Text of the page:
Wilhelm Friedemann Bach was J.S. Bach's oldest son and probably the one most directly marked by his influence. It has often been noted that the father's style was already outdated even well before his death in 1750. W.F. Bach tried mightily to update the venerable Lutheran cantata while remaining true to his father's way of doing things. Like J.S. Bach, he served as a city music director and clashed repeatedly with his superiors; eventually he died in poverty. The cantatas on this double-disc set were all written in the 1750s, and they provide an interesting introduction to the oddly hybrid quality of W.F.'s music. The old Lutheran chorales are still there, in position at or near the ends of each cantata, and in the alternation of contrapuntal chorus and virtuoso aria these pieces resemble J.S. Bach's cantatas in overall form. The listener gets the feeling, however, that W.F. was trying to push the envelope in any way he could think of. The cantata Dies ist der Tag (This is the day) includes an entire three-movement Sinfonia at the beginning, as if it were a short Italian opera. In Erzittert und fallet (Tremble and fall), the orchestra leaves the chorus to introduce a movement unaccompanied. Overall, the virtuosity level for the singers is ramped up, with pleasing effect in the fancy soprano-baritone duet "Komm, mein Hirte" (Come, my shepherd). Sample also the aria "Rauscht, ihr Fluten, donnernd Blitzen" (Roar, ye floods, and thundering lightning), one of a number of pieces nicely suited to the billowy soprano of veteran German singer Barbara Schlick. Recorded in 1991 in the Immanuelskirche in the city of Wuppertal, the sound is a bit distant, but text intelligibility is good and the mood is right.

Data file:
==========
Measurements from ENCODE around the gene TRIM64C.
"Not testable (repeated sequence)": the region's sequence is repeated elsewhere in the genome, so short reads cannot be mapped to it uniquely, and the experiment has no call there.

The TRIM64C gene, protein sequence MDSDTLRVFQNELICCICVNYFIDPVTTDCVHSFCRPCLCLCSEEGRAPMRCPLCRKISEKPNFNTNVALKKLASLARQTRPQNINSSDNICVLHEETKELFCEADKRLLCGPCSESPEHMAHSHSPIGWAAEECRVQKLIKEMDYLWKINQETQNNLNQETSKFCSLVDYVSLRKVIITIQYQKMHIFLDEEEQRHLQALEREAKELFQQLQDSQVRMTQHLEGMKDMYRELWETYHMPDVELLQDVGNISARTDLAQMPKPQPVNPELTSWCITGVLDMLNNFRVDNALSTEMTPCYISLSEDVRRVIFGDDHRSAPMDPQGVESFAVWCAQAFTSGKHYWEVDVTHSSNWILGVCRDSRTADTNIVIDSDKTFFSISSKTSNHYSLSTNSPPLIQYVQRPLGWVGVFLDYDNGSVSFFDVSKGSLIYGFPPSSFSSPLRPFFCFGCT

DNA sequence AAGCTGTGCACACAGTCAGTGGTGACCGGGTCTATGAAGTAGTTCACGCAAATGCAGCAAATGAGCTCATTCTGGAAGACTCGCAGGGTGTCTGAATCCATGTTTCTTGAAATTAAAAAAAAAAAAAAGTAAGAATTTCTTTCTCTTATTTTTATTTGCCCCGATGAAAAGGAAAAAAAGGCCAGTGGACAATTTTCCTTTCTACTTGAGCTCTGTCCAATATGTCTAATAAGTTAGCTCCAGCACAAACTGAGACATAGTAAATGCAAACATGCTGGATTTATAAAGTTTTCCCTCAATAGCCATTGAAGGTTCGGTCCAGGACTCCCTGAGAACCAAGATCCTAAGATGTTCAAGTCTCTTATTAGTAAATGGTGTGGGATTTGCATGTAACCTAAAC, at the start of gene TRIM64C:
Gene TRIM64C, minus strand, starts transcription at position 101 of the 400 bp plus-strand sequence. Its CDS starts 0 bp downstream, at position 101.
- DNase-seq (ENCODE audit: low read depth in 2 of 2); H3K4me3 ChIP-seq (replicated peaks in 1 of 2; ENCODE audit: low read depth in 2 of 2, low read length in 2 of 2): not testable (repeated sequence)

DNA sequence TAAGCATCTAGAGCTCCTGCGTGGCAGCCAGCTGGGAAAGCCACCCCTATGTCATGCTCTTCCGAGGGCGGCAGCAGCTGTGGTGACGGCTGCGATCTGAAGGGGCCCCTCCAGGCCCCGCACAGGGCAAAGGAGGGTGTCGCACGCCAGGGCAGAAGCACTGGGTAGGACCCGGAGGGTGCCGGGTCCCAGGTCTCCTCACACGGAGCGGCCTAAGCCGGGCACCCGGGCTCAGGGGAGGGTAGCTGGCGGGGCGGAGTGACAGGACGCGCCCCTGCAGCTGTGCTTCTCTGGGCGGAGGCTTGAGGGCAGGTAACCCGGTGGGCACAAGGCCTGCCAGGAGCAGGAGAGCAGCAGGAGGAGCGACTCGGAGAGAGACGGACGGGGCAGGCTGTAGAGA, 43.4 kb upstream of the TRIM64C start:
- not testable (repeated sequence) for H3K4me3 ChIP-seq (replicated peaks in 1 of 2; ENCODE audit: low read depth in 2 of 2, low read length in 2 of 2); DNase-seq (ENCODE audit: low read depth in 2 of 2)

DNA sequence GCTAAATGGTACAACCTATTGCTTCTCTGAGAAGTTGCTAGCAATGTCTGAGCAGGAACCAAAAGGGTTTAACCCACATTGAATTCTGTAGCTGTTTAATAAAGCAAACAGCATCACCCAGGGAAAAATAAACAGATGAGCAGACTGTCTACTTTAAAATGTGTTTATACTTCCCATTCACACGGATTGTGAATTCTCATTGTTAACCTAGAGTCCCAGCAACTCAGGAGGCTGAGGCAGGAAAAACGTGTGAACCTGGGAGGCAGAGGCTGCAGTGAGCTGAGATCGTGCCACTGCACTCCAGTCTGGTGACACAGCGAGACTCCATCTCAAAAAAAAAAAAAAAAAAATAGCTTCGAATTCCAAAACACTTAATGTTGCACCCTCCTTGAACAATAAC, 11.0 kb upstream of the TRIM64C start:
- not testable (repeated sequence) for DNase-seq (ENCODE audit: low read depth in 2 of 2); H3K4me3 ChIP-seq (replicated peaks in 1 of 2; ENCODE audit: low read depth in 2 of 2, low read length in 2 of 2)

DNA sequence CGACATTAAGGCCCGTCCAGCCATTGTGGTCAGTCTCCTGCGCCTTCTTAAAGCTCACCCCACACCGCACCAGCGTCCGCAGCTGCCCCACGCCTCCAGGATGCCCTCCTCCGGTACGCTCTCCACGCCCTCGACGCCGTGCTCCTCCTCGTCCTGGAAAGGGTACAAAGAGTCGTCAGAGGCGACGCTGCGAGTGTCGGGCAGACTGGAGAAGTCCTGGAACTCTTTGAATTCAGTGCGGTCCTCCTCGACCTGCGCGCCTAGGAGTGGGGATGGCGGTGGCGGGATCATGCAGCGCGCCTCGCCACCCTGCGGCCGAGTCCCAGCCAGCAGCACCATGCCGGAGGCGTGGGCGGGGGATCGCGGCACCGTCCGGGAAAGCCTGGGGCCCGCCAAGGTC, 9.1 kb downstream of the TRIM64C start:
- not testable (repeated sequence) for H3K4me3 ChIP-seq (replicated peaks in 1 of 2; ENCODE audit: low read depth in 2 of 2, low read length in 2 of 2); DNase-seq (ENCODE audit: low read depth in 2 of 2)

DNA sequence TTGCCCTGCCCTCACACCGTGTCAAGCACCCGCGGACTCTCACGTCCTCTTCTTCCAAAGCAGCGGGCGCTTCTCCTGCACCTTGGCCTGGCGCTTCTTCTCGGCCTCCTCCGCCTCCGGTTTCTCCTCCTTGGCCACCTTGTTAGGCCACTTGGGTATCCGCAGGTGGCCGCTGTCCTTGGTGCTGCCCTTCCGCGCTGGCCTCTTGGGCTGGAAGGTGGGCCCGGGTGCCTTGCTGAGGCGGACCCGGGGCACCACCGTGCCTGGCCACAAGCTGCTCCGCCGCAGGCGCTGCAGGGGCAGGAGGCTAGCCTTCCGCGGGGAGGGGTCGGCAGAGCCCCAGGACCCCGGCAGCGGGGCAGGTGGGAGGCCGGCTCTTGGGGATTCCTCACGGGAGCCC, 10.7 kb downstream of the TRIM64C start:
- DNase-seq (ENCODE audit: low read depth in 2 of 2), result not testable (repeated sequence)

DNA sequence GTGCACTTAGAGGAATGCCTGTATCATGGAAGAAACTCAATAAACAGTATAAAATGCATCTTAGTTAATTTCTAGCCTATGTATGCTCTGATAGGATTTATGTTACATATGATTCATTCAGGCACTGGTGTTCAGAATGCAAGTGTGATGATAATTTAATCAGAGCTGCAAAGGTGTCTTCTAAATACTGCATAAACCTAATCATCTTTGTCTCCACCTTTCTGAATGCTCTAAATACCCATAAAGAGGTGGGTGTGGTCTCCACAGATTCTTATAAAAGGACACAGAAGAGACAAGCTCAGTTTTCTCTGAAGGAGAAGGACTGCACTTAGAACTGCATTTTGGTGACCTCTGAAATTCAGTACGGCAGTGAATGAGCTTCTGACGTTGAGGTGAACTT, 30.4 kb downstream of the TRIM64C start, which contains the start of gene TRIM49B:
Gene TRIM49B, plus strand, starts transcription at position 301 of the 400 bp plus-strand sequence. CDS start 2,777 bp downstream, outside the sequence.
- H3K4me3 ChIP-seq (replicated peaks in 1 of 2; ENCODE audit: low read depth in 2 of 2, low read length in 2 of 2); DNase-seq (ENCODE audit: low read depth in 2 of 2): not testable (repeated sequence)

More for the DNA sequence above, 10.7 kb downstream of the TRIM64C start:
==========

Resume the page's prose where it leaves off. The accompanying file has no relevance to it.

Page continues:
AllMusic Review by James Manheim
Track Listing - Disc 1
|Lasset uns ablegen die Werke der Finsternis|
|Es ist eine Stimme eines Predigers in der Wüste|
Track Listing - Disc 2
|Dies ist der Tag|
|Erzittert und fallet|